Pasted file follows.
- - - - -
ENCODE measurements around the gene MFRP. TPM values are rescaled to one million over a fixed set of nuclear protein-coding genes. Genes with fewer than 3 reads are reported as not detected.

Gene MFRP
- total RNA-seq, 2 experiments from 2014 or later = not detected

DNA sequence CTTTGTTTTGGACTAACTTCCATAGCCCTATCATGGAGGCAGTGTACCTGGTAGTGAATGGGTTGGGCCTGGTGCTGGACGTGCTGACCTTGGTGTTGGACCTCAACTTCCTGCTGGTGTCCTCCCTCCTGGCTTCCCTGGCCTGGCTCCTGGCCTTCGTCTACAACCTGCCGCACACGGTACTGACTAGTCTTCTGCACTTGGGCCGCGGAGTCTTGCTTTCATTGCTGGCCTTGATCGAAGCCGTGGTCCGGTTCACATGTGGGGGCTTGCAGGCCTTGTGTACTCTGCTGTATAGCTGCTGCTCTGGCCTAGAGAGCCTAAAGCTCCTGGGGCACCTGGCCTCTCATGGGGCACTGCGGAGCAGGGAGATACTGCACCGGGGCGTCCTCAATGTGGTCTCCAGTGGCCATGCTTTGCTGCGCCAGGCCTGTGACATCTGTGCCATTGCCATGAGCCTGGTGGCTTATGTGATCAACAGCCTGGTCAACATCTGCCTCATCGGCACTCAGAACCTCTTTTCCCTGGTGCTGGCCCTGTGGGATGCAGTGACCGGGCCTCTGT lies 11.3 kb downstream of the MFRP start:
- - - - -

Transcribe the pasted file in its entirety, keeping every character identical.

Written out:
ENCODE measurements around the gene MFRP. TPM values are rescaled to one million over a fixed set of nuclear protein-coding genes. Genes with fewer than 3 reads are reported as not detected.

Gene MFRP
- total RNA-seq, 2 experiments from 2014 or later = not detected

DNA sequence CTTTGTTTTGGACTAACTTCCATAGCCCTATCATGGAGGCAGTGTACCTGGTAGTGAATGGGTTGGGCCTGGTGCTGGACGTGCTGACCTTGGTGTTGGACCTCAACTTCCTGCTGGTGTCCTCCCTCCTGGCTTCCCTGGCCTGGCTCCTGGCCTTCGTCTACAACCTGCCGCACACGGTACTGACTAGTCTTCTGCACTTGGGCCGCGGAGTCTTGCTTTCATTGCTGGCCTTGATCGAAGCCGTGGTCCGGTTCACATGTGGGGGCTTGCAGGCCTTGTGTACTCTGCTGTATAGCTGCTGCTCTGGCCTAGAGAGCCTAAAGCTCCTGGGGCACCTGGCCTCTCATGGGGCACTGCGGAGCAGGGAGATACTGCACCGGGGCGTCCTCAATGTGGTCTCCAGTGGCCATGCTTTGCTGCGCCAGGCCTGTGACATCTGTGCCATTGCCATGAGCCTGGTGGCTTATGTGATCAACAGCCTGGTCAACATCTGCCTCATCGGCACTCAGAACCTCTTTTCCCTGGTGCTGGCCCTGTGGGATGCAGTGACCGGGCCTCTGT lies 11.3 kb downstream of the MFRP start: